Capturing Lost Energy in Mineral Processing: Transforming Grinding in the Mining Industry
Comminution, the fine grinding of solids, is employed by many industries to achieve desired chemical and physical properties. It is estimated that 3% of the world’s electricity is consumed in comminution processes.
The grinding process results in significant energy loss. Less than 5% of the energy input is employed for the actual breaking of the particles. The remaining 95% is heat loss at relatively low temperatures, otherwise known as low grade waste energy. This is a common challenge in the mining industry with as much as 50% of energy used in the mining process lost as low grade waste energy during a number of processes, including as air is ventilated, as water is discharged from the mine, and even during tailings discharge.
With energy accounting for an average of 15–22% of total mine operating costs, significant innovation advances in comminution alone can yield major advances in energy efficiency, cost reduction, and emissions reduction with the use of new technologies.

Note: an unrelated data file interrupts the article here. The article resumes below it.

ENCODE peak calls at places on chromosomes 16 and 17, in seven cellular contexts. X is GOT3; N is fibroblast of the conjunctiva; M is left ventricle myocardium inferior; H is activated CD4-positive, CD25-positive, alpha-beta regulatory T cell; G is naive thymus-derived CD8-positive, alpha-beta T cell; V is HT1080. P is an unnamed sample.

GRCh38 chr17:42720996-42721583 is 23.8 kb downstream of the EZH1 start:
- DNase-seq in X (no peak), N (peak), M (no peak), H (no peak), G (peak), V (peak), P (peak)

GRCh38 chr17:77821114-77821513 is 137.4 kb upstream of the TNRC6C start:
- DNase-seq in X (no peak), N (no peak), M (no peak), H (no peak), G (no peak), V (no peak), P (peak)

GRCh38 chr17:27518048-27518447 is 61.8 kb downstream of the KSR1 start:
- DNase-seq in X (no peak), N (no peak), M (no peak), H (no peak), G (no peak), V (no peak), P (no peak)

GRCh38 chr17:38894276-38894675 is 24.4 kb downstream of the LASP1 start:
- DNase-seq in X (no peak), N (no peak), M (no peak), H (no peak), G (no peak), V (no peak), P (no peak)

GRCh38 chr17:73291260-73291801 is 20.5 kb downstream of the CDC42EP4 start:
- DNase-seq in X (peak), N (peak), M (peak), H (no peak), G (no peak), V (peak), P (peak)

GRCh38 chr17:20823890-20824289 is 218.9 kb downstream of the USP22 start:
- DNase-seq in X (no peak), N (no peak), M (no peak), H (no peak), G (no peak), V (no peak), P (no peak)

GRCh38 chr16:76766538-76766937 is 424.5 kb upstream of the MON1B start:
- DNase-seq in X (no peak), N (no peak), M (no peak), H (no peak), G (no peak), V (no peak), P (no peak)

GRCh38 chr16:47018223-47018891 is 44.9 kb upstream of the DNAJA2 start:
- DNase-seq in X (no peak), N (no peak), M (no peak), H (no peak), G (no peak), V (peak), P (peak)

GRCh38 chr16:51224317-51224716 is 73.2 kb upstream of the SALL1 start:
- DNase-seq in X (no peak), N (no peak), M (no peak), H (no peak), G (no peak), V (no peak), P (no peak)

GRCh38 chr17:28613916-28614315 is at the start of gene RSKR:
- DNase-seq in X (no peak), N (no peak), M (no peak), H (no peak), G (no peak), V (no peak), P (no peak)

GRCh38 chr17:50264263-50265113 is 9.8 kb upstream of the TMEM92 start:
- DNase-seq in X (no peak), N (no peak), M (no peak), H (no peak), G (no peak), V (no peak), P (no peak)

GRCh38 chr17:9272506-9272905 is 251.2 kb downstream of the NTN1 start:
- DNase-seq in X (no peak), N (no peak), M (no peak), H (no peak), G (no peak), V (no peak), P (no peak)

Progress to Date
- Completed a pilot project to identify, map and model the flow of energy in grinding circuits to identify energy losses.
- An appraisal project identified a promising new technology that could significantly reduce energy in grinding circuits by as much as 50%.
- Launched phase 1 of a 6-phase plan and to potentially commercialize a new comminution technology that may save energy in comminution circuits by as much as 50%
- Completed a technology roadmap for energy in the mining business.
- Completed and published a matrix for energy technology evaluation.
- Held a joint workshop with the Coalition for Energy Efficiency in Comminution (CEEC) with over 70 attendees. Read more >
The Energy/Processing group is led by Chair Simon Hille, VP Technical Services, Goldcorp.
Dr. Sam Marcuson is working with CMIC to define and execute on innovation priorities in the broad topic of comminution with an initial focus on energy.
If you are interested in joining our Processing Portfolio working group, or if you would like to learn more, please contact us.